Often letters are sent as a reminder of the love and devotion shared by a couple despite their separation, as in the letter from Maj. Gen. Nathanael Greene, a trusted aide to George Washington, to his wife Catherine, on July 17, 1778.
"Altho I have been absent from you, I have not been inconstant in love, unfaithful to my vows, or unjust by our bed. … At the close of the war I flatter my self I shall be able to return to your Arms, with the same unspotted love and affection, as I took the field. Infected with the Pomp and parade Of Public Life, I shall doubly relish domestic pleasures. To please my Love and educate my Children will be
a most happy employment.” Full text here
Through them all, a pattern emerges and the familiar sentiments ring true for a reason. Absence does seem to make the heart grow fonder, and there really is no place like home.
Pictured left, Robert Perz (right) and brother Raymond Perz (left) on the USS Chenango, 1945. Courtesy of Robert Perz and family.
USAA would like to thank the following institutions and people for allowing us to present the letters and photographs in this article: the Gilder Lehrman Institute of American History (Sandy Trenholm, Andy Carroll and Tom Mullusky), Virginia Polytechnic Institute and State University Special Collections – University Libraries, Robert Perz and family, the family of Dean Allen and the Smithsonian Institution National Postal Museum (Marty Emery).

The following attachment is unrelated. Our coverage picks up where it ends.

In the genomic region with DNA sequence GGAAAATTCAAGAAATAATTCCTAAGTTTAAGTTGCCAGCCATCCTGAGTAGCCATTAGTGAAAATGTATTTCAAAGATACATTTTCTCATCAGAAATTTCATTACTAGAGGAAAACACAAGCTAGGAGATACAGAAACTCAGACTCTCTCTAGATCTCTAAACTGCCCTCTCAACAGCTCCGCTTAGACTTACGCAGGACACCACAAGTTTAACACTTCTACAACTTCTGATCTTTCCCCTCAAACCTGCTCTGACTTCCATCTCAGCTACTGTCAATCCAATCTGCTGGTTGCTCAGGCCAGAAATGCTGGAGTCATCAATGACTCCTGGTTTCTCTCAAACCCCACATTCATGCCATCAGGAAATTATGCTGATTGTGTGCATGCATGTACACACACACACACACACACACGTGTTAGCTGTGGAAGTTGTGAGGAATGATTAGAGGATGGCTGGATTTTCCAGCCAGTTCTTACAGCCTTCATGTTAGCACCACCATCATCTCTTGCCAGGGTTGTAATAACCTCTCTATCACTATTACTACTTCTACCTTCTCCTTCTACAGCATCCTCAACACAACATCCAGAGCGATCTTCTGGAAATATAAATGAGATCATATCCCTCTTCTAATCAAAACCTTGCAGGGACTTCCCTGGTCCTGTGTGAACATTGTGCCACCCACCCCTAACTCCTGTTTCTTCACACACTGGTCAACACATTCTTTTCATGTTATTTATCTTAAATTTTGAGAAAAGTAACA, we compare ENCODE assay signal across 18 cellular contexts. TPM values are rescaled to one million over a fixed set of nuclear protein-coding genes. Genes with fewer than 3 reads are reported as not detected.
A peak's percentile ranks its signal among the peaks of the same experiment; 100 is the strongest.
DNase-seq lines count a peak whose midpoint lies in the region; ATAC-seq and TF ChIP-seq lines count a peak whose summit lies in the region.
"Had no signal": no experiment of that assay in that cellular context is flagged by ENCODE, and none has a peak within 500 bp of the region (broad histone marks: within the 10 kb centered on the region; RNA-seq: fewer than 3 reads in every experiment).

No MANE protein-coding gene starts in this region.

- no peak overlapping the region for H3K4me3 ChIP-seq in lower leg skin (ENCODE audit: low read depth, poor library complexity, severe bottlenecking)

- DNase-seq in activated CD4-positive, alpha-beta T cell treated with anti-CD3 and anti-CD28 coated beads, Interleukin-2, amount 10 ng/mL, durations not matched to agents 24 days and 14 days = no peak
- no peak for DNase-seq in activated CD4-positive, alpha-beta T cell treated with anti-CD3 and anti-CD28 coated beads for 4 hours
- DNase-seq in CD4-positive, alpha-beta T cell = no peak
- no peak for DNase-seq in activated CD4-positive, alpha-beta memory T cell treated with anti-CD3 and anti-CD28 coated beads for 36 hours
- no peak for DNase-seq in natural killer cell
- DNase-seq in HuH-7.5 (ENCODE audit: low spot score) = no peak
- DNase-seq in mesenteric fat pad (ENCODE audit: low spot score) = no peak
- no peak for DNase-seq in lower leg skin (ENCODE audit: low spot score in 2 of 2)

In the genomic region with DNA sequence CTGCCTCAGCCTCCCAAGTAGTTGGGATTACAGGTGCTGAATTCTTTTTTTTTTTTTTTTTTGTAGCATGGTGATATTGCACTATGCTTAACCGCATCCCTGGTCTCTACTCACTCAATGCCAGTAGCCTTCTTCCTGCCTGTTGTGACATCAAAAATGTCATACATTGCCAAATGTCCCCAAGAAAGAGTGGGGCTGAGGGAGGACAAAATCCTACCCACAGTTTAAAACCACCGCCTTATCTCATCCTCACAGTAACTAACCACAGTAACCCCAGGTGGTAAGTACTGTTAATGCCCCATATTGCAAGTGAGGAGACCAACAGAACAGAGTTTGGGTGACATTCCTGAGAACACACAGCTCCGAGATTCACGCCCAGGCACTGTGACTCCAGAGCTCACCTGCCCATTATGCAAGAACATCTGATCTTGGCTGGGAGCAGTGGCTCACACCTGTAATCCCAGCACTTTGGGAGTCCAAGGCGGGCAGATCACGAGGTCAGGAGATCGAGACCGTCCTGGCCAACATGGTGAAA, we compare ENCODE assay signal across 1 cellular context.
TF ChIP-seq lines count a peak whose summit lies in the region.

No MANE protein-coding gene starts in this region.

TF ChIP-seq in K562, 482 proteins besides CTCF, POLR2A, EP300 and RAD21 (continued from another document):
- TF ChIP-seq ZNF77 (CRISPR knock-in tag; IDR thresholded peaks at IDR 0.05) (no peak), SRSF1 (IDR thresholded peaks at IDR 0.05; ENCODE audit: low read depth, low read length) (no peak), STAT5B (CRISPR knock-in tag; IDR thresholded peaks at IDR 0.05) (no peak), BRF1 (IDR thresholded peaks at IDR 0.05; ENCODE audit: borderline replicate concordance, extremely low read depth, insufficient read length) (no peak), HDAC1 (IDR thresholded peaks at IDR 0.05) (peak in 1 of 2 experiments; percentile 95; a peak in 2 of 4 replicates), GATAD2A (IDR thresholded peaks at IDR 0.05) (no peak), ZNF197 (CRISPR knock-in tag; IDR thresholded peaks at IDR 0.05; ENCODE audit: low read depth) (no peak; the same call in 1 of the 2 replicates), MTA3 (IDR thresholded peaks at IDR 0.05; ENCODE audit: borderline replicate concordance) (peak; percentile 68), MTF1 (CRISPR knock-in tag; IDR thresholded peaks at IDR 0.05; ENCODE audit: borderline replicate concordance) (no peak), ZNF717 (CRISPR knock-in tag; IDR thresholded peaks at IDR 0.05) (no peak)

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[i] William Henry Ruse Correspondence, 1863-65, Ms1989-068, Special Collections, University Libraries, Virginia Polytechnic Institute and State University, Blacksburg, VA.
[ii] Robert Perz (right) and brother Raymond Perz (left) on the USS Chenango, 1945. Courtesy of Robert Perz and family. Robert Perz (right) served as part of the arresting gear crew aboard the USS Chenango in 1945. His brother Raymond (left) served aboard a mail boat for the U.S. Navy at the same time. When their vessels met off Nakagusuku (Buckner) Bay, Okinawa, the two brothers documented their reunion with this photograph.
[iii] Letter and image provided by Andy Carroll through Sandy Trenholm with the Gilder Lehrman Institute of American History.